For the last eighteen months I've been working with a group building a way for people with ideas to get things made by people with tools. Here's the big idea:
HeeksCNC can be finicky about profiles. Often I've found that a sketch which should be easily profiled won't generate any gcode at all. When I look in the console, I find an error like this
File "/usr/lib/heekscnc/kurve_funcs.py", line 247, in profileraise Exception, "couldn't offset kurve " + str(offset_curve)Exception: couldn't offset kurve <area.Curve object at 0xb6f4bf2c>
I got the chance to speak about FreeCAD at the Osmoces event near Chicago over the weekend. I had a really good time seeing some of the other presentations and exhibits and just hanging around with some pretty cool people. In addition to the talk, I also taught a workshop where we got hands-on with the software and modeled a simple part.
One theme in my presentation was that this stuff is really hard. It's hard to learn, hard to use, and mistakes have real consequences. This isn't just true of FreeCAD but of any CAD or modeling software. This fact was reinforced for me personally in the workshop where I saw frustration and confusion first hand.
Even though students struggled at first with the interface and the general concepts, most were able to make a lot of progress and judging by the number of students who stayed late and asked about areas I hadn't even covered, the demand for powerful open source design tools is growing.
This was the second time I've taught FreeCAD to a group of new users and I'm starting to get a sense for where they get hung up. I'm hoping to teach this again so I can build on that knowledge and perhaps find better ways to explain the core concepts. If you have anecdotes about learning CAD or teaching it to greenhorns, I'd be interested in your comments.
If you're looking for my slides or notes, they can be found here.
This is still early but it's too cool not to share. Yorik has added a WebGL exporter to the FreeCAD arch module (but it seems to work everywhere in FreeCAD)
Open a model in FreeCAD and select the objects in the tree
Export the objects (File -> Export) and select WebGL
Save the file and open it in a browser: WebGL export (will open in a new window)
(The default view is zoomed up close but clicking and dragging with the mouse buttons will zoom/pan/rotate the object. There's still plenty to be done with materials and lighting but being able to share FreeCAD models through a browser is very cool.)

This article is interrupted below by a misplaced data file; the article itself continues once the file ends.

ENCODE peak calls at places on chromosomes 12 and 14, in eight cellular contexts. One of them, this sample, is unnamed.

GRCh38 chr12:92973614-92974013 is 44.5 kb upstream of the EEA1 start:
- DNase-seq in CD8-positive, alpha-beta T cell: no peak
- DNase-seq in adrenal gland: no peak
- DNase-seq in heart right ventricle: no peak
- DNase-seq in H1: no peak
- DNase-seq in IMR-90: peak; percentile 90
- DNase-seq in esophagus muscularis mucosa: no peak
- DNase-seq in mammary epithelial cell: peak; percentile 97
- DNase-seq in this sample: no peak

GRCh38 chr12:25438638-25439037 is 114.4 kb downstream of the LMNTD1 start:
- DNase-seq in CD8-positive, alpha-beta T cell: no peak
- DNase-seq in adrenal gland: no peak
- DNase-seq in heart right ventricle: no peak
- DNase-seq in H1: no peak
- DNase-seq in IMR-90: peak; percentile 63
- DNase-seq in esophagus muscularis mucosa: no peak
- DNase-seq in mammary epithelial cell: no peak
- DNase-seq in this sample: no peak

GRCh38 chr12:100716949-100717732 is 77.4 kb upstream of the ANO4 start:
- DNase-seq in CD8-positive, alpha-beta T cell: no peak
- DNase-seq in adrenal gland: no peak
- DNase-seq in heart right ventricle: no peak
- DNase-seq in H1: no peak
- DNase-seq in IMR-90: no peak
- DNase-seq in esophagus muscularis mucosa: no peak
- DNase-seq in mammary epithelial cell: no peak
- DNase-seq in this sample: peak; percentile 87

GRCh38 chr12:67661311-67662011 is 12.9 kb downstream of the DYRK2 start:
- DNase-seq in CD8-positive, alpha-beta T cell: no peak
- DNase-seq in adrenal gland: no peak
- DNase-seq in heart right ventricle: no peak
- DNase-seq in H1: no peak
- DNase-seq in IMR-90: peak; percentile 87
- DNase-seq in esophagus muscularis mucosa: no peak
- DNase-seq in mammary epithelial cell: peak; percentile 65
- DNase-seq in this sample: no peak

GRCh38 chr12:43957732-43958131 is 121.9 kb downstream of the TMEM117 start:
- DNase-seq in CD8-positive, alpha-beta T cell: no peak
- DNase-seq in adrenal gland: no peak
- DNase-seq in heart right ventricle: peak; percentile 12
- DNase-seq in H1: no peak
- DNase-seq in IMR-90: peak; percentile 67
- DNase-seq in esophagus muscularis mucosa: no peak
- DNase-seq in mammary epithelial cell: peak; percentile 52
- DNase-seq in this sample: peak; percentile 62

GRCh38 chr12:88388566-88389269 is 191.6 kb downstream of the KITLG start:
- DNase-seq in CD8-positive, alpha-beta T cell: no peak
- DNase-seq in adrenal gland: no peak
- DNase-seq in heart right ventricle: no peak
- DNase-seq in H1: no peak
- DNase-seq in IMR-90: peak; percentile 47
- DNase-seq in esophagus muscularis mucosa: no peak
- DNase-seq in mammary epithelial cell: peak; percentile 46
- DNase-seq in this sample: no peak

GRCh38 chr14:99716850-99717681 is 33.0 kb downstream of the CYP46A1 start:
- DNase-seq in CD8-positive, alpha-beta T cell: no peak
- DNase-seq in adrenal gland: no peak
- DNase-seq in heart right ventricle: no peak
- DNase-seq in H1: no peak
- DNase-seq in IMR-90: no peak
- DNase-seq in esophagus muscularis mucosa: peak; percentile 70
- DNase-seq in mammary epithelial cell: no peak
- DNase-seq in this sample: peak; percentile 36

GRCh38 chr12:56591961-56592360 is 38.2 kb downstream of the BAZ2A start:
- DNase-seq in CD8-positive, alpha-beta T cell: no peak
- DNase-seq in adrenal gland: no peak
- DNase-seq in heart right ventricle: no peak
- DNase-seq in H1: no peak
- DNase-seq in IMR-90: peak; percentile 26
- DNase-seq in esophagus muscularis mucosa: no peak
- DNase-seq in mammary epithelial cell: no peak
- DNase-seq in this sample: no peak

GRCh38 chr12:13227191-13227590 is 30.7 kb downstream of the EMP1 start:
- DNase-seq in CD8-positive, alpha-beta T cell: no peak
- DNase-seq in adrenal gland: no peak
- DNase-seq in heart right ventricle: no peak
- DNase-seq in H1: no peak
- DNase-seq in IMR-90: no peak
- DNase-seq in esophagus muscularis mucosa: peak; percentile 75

I'm going to build an enclosure for my CNC mill to keep coolant and chips from going all over the floor. It took about ten minutes to model the mill table in FreeCAD but modeling all the aluminum extrusions was looking like a lot of work. Fortunately it isn't necessary
More and more vendors are providing CAD data in their online catalog. As long as they provide data in one of the non-proprietary formats, it should import very nicely into FreeCAD.
McMaster-Carr's catalog is legendary and many of their products have CAD data associated. You can download in a bunch of different formats that are compatible with FreeCAD, HeeksCAD, or probably any other CAD system on the planet.
Just click on the part number . In the item detail pop-up there's a CAD link that will take you to a page where you can get 2D and 3D CAD models and also see some dimension data online.
Misumi's site is maybe even better. Misumi will custom cut aluminum extrusions without a setup fee. The nice thing is they also provide custom CAD data for the parts you specify. For example, if you want a 330 mm extrusion, they'll cut it, but you can also download a 330mm model to use in your design.
In the design at the top of the page, I used three different length pieces and played with them in FreeCAD to verify that things would line up on the table the way I wanted.
I wish all vendors provided this, along with detailed specs, schematics, and illustrated parts lists. If you know other noteworthy vendors, drop a comment.
I spent the Thanksgiving holiday at my brother's place. It was a very relaxing weekend spent eating too much and shooting stuff. (I'm not very into guns but this stuff is fun!)
My brother recently bought a jealousy inducing lathe like this:
This thing was barely out of the crate. The DRO hadn't even been installed yet and and he was just getting familiar with it. So, of course, we decided we needed to make something -- preferably a piece of high-precision technology.
Armed with a healthy disregard for prior planning, a can-do attitude, and the proper fluids:
we started making chips.
Two days (and late nights) later, the world's first tactical yo-yo. Heavy enough to take your head clean off.
The first field test was less than impressive
So, back to the drawing board:
In the end, the device functioned within specification. It's a bit heavy for normal use but there's plenty of material that can still be removed to improve it.
All joking aside, I really enjoyed this project. Too often we think through a project and, figuring that we could do it, we declare it done. Actually DOING it unearths all kinds of tricky problems but that's where real experience is developed. I know my meager skills on the lathe were improved greatly. And I had a blast.
My interests in CNC and machining developed over a period of years in a very organic way. I have no formal training in either engineering or manufacturing --my interests were born out of necessity. Learning that way is great if you have the time and patience. Sometimes, however, it's just frustrating. You find yourself struggling with something that should be easy and only later find out that all kinds of people have the same issue and either they know how to work around it or perhaps they just feel each other's pain. But you, the loner, are left banging your head against the wall feeling like an idiot.
Meet the Spider
This post is about a perennial problem that I've faced in lots of CNC projects. It's something newbies like me are going to see eventually so this post is for you. I don't know if this problem has a name so I call it the 'spider problem'. If you know anything about this or how other CAM packages address it, leave a comment.